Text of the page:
Figure 8: Days worked for each full-time employee

Figure 9 shows a similar heat map for the part-time employees. We can see that five part-time employees work an additional overtime day and receive only one day off, while the remaining part-time employees receive two consecutive days off. Again, the assigned days off are a mix of those provided as input by the user for the part-time employees that requested specific days off, or a decision by the model for the part-time employees who did not request specific days off.

Figure 9: Days worked for each part-time employee

The weekly schedule of the volunteers is shown in Figure 10. The number of shifts assigned varies according to the max_volunteer_days input provided for each volunteer.

Figure 10: Days worked for each volunteer

Overtime Analysis

The bar chart in Figure 11 shows the total cost for each full-time employee. The green portion of the bars represents regular wages, while the red portion represents overtime pay. We can see that Morgan Sound is receiving overtime pay for the extra shift that was assigned to him during the week. None of the other full-time employees receive overtime pay, which means that in addition to not working extra shifts, they are not assigned to work any additional hours for their regular shifts.

Figure 11: Full-time employee costs

Figure 12 shows a similar chart for the part-time employees. The five part-time employees who were assigned an additional shift are all receiving overtime pay. Similar to the full-time employees, none of the other part-time employees receive overtime pay, which means that in addition to not working extra shifts, they are not assigned to work any additional hours for their regular shifts.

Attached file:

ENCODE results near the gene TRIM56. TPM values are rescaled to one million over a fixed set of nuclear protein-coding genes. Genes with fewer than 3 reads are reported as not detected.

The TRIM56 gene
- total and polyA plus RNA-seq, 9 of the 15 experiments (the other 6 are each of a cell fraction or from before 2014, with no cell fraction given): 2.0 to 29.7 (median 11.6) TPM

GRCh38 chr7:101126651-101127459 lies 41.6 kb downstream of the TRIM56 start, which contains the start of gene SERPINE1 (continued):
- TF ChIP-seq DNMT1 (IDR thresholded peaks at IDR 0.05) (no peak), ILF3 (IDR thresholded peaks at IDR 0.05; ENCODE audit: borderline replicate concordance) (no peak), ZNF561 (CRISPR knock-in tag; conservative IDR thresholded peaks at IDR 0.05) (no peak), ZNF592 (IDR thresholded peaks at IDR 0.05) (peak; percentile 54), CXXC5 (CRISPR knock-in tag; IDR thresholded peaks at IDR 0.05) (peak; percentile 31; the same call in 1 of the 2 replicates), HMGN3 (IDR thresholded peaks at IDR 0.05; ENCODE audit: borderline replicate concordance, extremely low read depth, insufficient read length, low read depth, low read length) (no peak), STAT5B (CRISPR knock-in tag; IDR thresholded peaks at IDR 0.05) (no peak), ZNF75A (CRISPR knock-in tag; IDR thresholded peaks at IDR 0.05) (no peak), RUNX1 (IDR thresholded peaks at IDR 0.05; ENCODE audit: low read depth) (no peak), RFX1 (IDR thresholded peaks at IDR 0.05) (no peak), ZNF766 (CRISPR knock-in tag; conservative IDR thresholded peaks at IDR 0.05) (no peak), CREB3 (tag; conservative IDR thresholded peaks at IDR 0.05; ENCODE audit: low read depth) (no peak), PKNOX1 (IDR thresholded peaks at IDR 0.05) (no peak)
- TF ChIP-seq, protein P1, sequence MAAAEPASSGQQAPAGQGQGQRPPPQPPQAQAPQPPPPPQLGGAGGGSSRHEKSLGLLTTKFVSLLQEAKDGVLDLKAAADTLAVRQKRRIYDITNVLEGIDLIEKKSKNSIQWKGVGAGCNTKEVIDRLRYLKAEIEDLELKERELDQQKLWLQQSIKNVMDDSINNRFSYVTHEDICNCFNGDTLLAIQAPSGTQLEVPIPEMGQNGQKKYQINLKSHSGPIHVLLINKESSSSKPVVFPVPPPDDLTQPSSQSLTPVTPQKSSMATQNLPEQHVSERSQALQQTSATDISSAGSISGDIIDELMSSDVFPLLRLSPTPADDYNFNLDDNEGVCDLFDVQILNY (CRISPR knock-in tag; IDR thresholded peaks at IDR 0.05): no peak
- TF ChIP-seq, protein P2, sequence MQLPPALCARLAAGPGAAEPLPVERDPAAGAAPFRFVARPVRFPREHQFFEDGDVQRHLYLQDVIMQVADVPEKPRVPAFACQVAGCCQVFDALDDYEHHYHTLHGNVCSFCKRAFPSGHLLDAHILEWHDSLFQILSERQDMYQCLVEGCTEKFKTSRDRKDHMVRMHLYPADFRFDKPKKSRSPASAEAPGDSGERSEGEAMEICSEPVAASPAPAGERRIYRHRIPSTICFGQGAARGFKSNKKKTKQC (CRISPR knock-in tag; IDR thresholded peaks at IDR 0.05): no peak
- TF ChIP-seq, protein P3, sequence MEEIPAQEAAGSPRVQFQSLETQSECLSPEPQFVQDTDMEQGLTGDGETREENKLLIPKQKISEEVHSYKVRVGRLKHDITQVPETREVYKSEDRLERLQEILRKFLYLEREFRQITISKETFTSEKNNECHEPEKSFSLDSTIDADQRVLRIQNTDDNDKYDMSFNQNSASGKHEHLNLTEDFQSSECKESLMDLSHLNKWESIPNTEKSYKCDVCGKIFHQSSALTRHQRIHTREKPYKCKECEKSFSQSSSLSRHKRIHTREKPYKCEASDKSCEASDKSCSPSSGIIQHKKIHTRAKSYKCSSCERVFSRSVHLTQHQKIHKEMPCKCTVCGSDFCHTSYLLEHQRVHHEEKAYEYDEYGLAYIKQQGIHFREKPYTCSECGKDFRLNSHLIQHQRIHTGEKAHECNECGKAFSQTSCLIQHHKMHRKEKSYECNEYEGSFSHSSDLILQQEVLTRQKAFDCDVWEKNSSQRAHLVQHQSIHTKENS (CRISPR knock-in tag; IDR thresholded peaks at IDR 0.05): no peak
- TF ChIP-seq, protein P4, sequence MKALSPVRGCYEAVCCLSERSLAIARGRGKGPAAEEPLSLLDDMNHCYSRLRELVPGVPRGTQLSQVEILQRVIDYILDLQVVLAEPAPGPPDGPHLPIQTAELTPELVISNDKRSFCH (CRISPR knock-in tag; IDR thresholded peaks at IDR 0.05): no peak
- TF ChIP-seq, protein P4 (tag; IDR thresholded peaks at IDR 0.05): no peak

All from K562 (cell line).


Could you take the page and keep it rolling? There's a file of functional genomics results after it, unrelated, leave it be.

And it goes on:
Figure 12: Part-time employee costs

Summary

In this article, we showed a useful application of using the runOptmodel action in SAS Optimization to determine an optimal employee schedule at an animal shelter, and we used SAS Visual Analytics to create user-friendly reports to analyze the optimal solution. OPTMODEL separates the model from the data, and this enables the same model to be used for different problem instances simply by changing the input data tables. For example, if an employee decides to switch from full-time to part-time, or if some employees want to change their days off, or if any employees receive a pay raise, the model can easily handle the changes in the input data and provide a new optimal schedule.

Acknowledgments

The authors would like to thank Rob Pratt and Hossein Tohidi for their contributions to the model formulation.

Code

The code and data for this problem are available in GitHub at
https://github.com/sascommunities/sas-optimization-blog/tree/master/animal_shelter_workforce_optimization.
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About Author

Michelle Opp

Principal Operations Research Specialist

Michelle Opp is a Principal Operations Research Specialist in the Analytics Center of Excellence at SAS. She joined SAS in 2001 and has enjoyed developing optimization engines for a wide variety of industries, including marketing, retail, and healthcare. She holds a PhD in Operations Research from the University of North Carolina at Chapel Hill.